October 19, 2013
Latino music usually connotes salsa or mariachi, with upbeat violins and trumpets, shakers and cowbells for percussion, and a groove that begs to be danced to with loose hips and shoulders. The Latin American Chamber Music Festival, running last weekend, showed the immense variety and complexity in music by Latino composers. Although there was a hint of the typical Latino music described above, much of the music in Saturday night’s concert at Old First Church was more serious and studious than I expected. I should have paid more attention to the word “Chamber” in the title of the festival.
The concert opened with Quinteto Latino playing the brief Wapango, by Cuban composer Paquito d’Rivera. Huapango is a type of Mexican folk dance that literally means “on wood.” The quick, percussive beats of the dance were dispersed among flute (Diane Grubbe), oboe (Kyle Bruckmann), clarinet (Leslie Tagorda), bassoon (Shawn Jones), and French horn (Armando Castellano). While the melody was chopped up and the harmony relatively dissonant, the dancelike groove was kept intact.
The quintet played without sheet music — something rarely seen at a chamber music concert that should be tried more often. While written music enables much more coordinated complexity, sometimes it is too difficult to memorize when dealing with lots of repertoire in a limited time. But the removal of the music stands totally changes the energy of the experience, both for fellow performers and for the audience.
This contrast between written and improvised music is the main difference between what we call “classical music” and all other musics — the difference between a chamber ensemble and a band. The border between the two seemed very blurry in this concert. The Musical Art Quintet (Sascha Jacobsen, bass; Jory Fankuchen and Anthony Blea, violins; Lewis Patzner, cello; and Charith Premawardhana, viola) does employ music stands but, unlike many classically trained musicians, its members are not afraid to improvise. All the musicians took a turn on a jazz-style solo, each more virtuosic and daring than the next.
All the musicians took a turn on a jazz-style solo, each more virtuosic and daring than the next … These guys are adept at both Mozart and an ad hoc salsa.
Most classical musicians don’t even improvise their own cadenzas, but these guys are adept at both Mozart and an ad hoc salsa. Percussionist Chris Garcia nearly stole the show with his musical antics, beating on the cajon with a bare ankle, slapping cymbals with his hands, sending chipped bits of his mallets flying into the air, and even slapping his own cheeks as a percussion instrument.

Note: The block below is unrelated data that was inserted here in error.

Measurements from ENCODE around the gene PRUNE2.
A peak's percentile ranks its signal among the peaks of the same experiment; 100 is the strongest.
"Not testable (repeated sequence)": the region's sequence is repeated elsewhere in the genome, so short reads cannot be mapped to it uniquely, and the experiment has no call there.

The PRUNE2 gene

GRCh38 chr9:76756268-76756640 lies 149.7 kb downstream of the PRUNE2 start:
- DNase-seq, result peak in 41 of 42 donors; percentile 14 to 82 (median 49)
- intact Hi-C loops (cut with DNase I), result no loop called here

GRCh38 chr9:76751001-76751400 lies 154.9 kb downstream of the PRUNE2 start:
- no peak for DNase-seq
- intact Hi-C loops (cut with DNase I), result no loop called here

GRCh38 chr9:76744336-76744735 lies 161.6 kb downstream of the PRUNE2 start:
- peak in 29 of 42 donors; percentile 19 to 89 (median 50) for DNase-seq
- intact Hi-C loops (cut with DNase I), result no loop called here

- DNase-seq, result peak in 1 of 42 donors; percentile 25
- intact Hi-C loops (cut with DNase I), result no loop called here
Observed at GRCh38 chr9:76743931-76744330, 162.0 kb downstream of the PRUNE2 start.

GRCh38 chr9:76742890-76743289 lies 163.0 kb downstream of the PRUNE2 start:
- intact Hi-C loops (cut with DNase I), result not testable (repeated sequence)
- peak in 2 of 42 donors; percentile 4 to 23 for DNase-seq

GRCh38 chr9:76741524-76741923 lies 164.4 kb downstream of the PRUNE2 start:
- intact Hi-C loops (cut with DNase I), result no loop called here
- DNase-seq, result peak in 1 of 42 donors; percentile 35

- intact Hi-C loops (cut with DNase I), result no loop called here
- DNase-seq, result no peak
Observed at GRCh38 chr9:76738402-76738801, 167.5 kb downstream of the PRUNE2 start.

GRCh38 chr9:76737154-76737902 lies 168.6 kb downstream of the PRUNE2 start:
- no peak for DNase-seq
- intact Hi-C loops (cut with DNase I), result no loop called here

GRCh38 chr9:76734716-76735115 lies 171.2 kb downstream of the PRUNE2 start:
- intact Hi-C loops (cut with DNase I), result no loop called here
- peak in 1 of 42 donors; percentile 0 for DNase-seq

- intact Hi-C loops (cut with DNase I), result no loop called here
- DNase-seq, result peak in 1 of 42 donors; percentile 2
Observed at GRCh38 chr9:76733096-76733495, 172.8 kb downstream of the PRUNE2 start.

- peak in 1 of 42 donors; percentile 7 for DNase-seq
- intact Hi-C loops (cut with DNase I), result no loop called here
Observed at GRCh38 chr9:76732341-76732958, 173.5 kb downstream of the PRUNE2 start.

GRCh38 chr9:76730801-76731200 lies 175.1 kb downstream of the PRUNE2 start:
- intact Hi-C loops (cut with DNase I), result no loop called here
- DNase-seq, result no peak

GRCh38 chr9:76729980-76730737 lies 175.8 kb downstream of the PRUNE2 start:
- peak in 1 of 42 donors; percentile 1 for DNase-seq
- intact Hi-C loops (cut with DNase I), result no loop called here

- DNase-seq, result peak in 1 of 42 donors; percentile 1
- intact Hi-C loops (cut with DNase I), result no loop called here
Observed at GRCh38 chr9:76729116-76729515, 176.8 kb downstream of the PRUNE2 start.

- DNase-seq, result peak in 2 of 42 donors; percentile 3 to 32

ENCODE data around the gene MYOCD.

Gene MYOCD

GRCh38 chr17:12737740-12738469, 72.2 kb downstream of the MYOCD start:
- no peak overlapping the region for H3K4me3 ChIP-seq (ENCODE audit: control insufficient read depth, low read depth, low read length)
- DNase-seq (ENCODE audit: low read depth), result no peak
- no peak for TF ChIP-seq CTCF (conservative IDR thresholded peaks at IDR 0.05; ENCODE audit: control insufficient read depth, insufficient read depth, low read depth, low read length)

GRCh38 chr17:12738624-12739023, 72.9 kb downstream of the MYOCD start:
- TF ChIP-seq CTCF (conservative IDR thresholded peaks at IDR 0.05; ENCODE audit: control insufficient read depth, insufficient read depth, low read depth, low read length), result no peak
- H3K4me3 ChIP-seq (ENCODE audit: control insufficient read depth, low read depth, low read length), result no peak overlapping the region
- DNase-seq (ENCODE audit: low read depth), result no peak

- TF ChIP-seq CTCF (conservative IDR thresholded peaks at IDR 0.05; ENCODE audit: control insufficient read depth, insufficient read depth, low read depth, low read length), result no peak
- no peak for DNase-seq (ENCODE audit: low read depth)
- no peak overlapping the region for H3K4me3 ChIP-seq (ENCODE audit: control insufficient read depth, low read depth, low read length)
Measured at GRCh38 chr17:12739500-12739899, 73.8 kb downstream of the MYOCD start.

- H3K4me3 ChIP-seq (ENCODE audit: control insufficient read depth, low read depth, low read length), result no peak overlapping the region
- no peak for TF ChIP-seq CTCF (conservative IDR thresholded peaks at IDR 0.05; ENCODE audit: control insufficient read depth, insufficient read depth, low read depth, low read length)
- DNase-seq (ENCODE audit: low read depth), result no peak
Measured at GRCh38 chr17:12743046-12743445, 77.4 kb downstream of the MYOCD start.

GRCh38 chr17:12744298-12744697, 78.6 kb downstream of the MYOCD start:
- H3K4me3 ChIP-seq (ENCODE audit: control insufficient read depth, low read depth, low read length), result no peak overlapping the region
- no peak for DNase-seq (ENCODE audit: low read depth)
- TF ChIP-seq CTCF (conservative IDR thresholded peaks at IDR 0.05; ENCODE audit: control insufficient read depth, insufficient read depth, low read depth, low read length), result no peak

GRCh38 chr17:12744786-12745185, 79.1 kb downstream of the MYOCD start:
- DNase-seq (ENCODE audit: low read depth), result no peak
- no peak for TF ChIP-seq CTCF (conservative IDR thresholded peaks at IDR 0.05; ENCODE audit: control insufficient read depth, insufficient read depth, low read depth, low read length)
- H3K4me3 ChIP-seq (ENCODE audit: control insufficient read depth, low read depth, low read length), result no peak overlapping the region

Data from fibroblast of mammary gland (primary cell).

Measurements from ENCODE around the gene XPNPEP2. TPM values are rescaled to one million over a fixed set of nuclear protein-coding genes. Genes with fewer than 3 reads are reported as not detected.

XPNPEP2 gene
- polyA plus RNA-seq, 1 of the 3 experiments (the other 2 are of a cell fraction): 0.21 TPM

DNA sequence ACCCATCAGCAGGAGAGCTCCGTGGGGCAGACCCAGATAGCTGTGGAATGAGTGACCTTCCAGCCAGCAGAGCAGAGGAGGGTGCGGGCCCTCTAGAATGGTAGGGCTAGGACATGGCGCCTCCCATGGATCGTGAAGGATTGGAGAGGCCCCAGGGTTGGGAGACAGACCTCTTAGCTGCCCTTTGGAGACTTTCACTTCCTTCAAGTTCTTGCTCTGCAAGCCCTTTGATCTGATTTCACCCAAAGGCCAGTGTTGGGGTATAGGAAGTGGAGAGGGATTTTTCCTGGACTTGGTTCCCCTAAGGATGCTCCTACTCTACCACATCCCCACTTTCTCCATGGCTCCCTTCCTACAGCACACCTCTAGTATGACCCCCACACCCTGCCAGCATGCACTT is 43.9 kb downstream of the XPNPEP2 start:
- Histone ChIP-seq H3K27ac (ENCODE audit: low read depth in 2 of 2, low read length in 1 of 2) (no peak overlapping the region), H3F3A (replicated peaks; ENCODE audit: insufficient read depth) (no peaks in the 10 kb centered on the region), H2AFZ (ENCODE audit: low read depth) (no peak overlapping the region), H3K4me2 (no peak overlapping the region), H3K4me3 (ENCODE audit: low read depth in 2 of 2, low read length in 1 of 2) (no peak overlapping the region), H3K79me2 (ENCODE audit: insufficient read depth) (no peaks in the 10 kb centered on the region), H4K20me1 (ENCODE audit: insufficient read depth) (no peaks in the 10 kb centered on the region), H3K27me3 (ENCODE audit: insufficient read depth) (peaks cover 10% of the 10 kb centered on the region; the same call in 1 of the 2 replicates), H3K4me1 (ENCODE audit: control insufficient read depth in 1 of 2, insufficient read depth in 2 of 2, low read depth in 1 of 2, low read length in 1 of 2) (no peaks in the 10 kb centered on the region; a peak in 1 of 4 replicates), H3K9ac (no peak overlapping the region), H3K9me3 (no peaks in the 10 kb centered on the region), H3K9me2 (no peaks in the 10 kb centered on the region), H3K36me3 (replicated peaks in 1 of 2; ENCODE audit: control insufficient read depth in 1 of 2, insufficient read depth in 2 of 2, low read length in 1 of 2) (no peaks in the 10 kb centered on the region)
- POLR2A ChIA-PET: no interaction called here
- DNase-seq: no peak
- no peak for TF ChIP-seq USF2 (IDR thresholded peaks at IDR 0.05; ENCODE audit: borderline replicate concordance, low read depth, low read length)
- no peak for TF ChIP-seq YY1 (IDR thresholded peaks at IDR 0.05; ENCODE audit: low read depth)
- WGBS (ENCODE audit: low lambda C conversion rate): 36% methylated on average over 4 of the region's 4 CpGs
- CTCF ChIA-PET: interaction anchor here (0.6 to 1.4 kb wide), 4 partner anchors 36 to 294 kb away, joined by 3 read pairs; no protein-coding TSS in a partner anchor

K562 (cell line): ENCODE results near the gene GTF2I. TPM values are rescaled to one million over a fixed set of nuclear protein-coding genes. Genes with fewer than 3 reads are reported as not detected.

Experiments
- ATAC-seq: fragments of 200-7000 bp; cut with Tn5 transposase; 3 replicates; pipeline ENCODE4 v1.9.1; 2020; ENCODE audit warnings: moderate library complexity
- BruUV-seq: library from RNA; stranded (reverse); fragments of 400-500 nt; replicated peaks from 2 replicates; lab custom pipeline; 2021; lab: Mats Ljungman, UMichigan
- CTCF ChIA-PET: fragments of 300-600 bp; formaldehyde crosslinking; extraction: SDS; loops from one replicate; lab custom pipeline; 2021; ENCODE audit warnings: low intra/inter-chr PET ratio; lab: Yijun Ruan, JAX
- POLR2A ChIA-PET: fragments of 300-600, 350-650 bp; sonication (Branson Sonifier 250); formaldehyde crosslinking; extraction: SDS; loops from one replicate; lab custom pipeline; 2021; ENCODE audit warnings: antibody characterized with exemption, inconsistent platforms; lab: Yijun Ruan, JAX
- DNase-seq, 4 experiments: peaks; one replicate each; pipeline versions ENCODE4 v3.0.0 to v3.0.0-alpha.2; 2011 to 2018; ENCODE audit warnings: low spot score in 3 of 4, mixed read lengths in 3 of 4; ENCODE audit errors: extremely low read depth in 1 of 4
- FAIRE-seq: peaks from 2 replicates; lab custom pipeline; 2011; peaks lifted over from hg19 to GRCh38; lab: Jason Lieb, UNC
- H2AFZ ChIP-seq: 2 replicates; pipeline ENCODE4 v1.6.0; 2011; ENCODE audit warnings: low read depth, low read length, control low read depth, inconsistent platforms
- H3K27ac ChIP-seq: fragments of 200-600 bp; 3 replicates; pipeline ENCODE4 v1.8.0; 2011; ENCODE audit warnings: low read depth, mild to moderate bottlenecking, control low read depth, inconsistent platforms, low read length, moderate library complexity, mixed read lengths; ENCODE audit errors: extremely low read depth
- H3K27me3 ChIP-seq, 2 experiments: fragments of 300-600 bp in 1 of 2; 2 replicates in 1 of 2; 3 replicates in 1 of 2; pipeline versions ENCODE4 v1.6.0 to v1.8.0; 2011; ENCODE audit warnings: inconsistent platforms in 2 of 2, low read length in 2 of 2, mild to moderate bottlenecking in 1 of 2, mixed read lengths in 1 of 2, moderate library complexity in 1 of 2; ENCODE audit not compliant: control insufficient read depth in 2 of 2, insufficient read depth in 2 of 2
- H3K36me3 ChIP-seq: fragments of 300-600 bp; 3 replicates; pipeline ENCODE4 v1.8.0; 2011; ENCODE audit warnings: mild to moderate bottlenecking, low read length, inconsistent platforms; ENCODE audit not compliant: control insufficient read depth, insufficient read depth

The two quintets then combined to form a decet, playing a selection from a ballet called Daughters of the Sand, by bassist Jacobsen. The piece was harmonically rich and deeply orchestrated; the sound yearned for a full orchestral setting. Jacobsen’s arrangement of Ernesto Lecuona’s San Francisco El Grande (originally for piano) also achieved an orchestra-like fullness. Jacobsen is not only a talented arranger and composer; he also stood at the center of the ensemble and quasi-conducted as he danced with his double bass, all while setting a bass line and improvising melodic lines.
Most of the musicians were not Latino — which goes to show how easily music transcends racial and cultural boundaries.
The concert closed with the quite-cerebral Concierto de Camara, by Roberto Sierra. After the first half, the serious piece felt a bit draggy, despite the composer’s best efforts to stay fun with movement titles like “Juegos” (games) and “Danza.” Lifted by forced choppy rhythms and the occasional strains of what could vaguely be recognized as Latino music, it also drifted into what could roughly be recognized as thorny-academic-classical-contemporary-music — a cross-genre-hop to the other direction from earlier in the concert.
This exciting yet also challenging concert was the finale of Armando Castellano and Quinteto Latino’s efforts to reach out to the community and share a genre that lies outside worn-out paths. The organization has spanned the entire Bay Area in its offerings, including concerts in San Jose, four concerts at Old First Church in San Francisco, plus visits to schools in Santa Rosa, Oakland, and Redwood City. Ironically, most of the musicians were not Latino — which goes to show how easily music transcends racial and cultural boundaries.